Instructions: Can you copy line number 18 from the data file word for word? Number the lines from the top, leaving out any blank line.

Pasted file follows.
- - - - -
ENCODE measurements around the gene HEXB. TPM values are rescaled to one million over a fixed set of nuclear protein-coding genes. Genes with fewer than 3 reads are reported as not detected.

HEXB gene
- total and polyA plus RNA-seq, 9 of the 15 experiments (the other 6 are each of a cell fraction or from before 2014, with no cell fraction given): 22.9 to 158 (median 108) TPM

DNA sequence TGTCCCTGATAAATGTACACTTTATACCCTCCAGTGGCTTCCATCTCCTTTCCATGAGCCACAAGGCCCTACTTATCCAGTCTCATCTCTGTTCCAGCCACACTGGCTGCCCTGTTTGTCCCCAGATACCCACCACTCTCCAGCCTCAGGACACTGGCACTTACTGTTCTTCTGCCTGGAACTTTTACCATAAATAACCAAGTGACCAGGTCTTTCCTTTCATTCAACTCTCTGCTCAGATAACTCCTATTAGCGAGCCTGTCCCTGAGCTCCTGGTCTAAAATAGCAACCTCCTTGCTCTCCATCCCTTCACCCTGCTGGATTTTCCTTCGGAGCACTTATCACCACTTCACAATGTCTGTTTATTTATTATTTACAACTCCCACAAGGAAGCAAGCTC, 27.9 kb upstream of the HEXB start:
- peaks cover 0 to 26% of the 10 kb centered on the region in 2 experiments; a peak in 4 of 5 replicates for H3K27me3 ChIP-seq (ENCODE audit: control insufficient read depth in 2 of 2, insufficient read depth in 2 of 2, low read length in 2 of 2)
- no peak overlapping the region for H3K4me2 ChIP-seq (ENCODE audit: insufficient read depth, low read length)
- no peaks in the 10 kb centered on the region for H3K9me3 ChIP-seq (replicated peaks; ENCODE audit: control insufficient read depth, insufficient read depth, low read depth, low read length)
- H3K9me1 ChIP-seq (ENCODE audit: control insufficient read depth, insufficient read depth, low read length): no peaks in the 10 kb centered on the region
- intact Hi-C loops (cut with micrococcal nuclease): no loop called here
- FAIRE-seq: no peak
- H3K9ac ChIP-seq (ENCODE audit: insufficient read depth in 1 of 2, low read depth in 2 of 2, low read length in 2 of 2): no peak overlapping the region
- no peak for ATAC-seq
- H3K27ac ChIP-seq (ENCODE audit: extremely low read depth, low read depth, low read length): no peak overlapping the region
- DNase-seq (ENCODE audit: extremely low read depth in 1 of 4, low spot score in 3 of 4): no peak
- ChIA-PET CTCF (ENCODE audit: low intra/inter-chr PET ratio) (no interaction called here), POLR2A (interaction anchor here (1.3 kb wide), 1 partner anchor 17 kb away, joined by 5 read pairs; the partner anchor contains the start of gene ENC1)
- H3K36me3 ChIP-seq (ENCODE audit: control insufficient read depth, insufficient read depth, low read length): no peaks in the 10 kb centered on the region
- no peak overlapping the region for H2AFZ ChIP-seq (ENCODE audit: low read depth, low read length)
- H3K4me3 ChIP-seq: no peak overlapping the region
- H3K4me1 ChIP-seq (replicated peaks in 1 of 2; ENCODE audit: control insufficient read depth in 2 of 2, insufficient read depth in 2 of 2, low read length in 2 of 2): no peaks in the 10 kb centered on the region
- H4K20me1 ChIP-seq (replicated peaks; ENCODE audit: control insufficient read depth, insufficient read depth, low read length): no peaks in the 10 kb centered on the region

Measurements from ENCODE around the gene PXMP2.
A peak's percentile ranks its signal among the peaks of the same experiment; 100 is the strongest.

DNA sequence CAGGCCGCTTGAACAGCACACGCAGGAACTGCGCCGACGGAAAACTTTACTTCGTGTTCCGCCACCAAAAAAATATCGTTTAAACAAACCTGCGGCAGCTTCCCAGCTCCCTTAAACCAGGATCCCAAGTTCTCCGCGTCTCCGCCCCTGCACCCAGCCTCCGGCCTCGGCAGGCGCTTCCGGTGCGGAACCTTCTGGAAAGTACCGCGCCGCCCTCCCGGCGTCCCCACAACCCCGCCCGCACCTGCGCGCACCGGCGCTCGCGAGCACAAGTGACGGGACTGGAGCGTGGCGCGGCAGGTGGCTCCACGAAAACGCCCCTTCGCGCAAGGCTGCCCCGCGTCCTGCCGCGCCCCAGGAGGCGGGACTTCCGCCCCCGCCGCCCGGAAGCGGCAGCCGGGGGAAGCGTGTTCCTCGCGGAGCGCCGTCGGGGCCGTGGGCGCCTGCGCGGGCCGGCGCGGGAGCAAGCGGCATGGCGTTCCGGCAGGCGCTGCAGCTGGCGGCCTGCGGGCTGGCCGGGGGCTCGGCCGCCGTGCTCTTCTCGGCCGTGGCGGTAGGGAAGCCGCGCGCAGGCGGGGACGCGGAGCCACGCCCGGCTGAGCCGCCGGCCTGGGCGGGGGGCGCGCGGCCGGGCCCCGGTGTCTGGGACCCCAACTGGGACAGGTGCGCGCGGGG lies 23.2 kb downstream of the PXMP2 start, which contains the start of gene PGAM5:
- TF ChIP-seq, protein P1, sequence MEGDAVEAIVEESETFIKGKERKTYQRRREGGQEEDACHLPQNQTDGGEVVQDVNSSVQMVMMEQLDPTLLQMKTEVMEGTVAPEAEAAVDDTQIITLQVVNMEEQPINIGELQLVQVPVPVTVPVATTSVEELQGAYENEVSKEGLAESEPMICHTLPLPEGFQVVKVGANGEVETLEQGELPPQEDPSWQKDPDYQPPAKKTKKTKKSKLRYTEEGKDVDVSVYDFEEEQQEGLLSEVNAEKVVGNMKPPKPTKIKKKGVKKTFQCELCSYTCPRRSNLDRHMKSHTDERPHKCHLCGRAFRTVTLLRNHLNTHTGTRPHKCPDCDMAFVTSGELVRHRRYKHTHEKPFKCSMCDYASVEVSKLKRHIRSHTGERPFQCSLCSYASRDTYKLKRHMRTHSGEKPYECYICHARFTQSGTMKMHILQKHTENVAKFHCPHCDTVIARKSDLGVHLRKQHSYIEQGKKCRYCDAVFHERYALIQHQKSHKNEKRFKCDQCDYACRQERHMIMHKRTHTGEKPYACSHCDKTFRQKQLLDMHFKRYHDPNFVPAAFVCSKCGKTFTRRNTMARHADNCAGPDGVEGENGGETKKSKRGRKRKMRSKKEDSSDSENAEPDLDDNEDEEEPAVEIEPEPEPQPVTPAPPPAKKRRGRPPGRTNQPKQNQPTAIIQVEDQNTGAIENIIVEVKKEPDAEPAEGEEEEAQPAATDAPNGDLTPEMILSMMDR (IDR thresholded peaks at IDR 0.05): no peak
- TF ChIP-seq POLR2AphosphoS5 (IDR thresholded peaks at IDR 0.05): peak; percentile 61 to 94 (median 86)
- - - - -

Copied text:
- H3K4me3 ChIP-seq: no peak overlapping the region